— The Postal Service of the United States in Connection with the Local History of Buffalo • Nathan Kelsey Hall

... Island; Burke, South Dakota; Foster, Vermont; Cushman, Washington; Dovener, West Virginia; Babcock, Wisconsin; Mondell, Wyoming; Richardson, Tennessee; Bankhead, Alabama; McRae, Arkansas; Bell, Colorado; Sparkman, Florida; Lester, Georgia; Glenn, Idaho; Smith, Kentucky; Robertson, Louisiana; Williams, Mississippi; De Armond, Missouri; Edwards, Montana; Newlands, Nevada; Cummings, New York; W.W. Kitchin, North Carolina; Norton, Ohio; Elliott, South Carolina; Lanham, Texas; Swanson, ...
— Messages and Papers of William McKinley V.2. • William McKinley

... Mississippi, except the Floridas, which belonged to Spain. But only a small part of this territory was occupied. Much of New York and Pennsylvania was savage wilderness. Only the seacoast of Maine was inhabited, and the eighty-two thousand inhabitants of Georgia hugged the Savannah River. Hardy pioneers had climbed the Alleghanies into Kentucky and Tennessee, but the Northwest Territory—comprising Ohio, Michigan, Indiana, Illinois, and Wisconsin—was not enumerated at all, so scanty were ...
— The Age of Invention - A Chronicle of Mechanical Conquest, Book, 37 in The - Chronicles of America Series • Holland Thompson

... I was borned in Crawford County, Georgia. You see, Boss, I is a little nigger and I really is more smaller now dan I used to be when I was young 'cause I so old and stooped over. I mighty nigh wore out from all these hard years of work and servin' de Lord. My actual name what ...
— Slave Narratives: A Folk History of Slavery in the United States from Interviews with Former Slaves, Arkansas Narratives, Part 4 • Works Projects Administration

... your attention under this head to the declaration of their Vice-President, Stephens, in that remarkable speech delivered on the 21st of March, 1861, at Savannah, Georgia, wherein he declares the object and purposes of the new Confederacy. It is one of the most extraordinary papers which our century has produced. I quote from the verbatim report in the "Savannah Republican" of the address as it was delivered ...
— The Life of Harriet Beecher Stowe • Charles Edward Stowe

... by accident. I've got a cousin—Tobe Chasteen—working down there in an orange-grove, and now and then he writes me a letter. Well, in one he wrote that a nice fellow down there wanted to write to some girl up in Georgia, and asked me if I'd answer. So, just for fun, and to kill time, I agreed, and so it started. He writes a good, flowing hand, and has plenty to say, and I got interested in the whole thing. He sent his picture, and wanted ...
— Dixie Hart • Will N. Harben

... of twenty years Mr. Dodge was accounted a wealthy man. Looking about for investments, his keen perception espied a vast fortune in lumber, and then followed those vast accumulations of timber lands, by buying thousands of acres in West Virginia, Michigan, Wisconsin, Georgia and Canada. ...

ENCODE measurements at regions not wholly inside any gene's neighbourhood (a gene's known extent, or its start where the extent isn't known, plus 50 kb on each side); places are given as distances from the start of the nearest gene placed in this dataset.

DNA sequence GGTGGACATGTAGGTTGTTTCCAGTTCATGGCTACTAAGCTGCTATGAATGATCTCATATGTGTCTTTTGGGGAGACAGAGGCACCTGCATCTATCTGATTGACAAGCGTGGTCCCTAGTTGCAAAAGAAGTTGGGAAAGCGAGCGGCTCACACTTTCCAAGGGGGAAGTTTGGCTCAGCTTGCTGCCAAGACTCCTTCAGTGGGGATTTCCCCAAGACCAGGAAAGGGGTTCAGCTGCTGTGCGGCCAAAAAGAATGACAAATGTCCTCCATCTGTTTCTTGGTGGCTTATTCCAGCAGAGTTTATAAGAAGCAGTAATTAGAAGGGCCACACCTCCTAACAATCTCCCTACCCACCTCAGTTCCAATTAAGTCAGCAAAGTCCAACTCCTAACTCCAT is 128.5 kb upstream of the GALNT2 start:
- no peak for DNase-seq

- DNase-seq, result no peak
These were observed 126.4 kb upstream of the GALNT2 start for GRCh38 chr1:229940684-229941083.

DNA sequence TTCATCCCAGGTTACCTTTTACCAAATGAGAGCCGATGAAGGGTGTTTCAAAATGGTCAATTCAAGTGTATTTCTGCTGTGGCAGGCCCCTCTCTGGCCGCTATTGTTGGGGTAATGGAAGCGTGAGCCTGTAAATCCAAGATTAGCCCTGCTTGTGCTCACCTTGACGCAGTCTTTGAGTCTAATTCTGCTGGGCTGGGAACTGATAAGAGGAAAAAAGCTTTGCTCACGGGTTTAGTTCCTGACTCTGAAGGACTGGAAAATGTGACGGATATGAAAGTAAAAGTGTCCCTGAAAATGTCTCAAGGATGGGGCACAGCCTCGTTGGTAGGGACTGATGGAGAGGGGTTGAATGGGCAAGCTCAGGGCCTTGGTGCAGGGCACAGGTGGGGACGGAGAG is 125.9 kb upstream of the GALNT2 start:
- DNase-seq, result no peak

— Hidden Treasures - Why Some Succeed While Others Fail • Harry A. Lewis

... ten minutes later, before a large and gloomy-looking house in Georgia Square. The neighbourhood was, in its way, unique. The roar and hubbub of the city broke like a restless sea only a block or so away. On every side, this square of dark, silent houses seemed to be assailed by the clamour of the encroaching ...
— The Black Box • E. Phillips Oppenheim

... appointed by charter to superintend a new settlement in Georgia, situated to the southward of Carolina in America, Mr. Oglethorpe, as general and governor of the province, embarked at Gravesend, with a number of poor families, to plant that colony. The king of Spain having equipped a very powerful armament, the fleet sailed on the fourth ...
— The History of England in Three Volumes, Vol.II. - From William and Mary to George II. • Tobias Smollett

... my thirteenth year, my father proposed to marry me to the Prince of Georgia. It was in vain that, when my mother disclosed the fatal news to me, I urged my youth, and my entire ignorance of ...
— Eastern Tales by Many Story Tellers • Various

... at full gallop, and soon reached the column. At the head of it rode Young, the beau sabreur of Georgia, erect, gallant, with ...
— Mohun, or, The Last Days of Lee • John Esten Cooke

... extinct in Massachusetts, and died out rather more slowly in the other Free States of the original thirteen. It flourished in Maryland and Virginia, and later, from peculiar circumstances, it grew rank, with unexampled fecundity, in the Carolinas and Georgia. Had the Government of the United States been consolidated, the conditions of slavery and free labor would have been wholly different; and it is reasonable to infer that the course of development of the respective systems would have been materially modified, if not altogether ...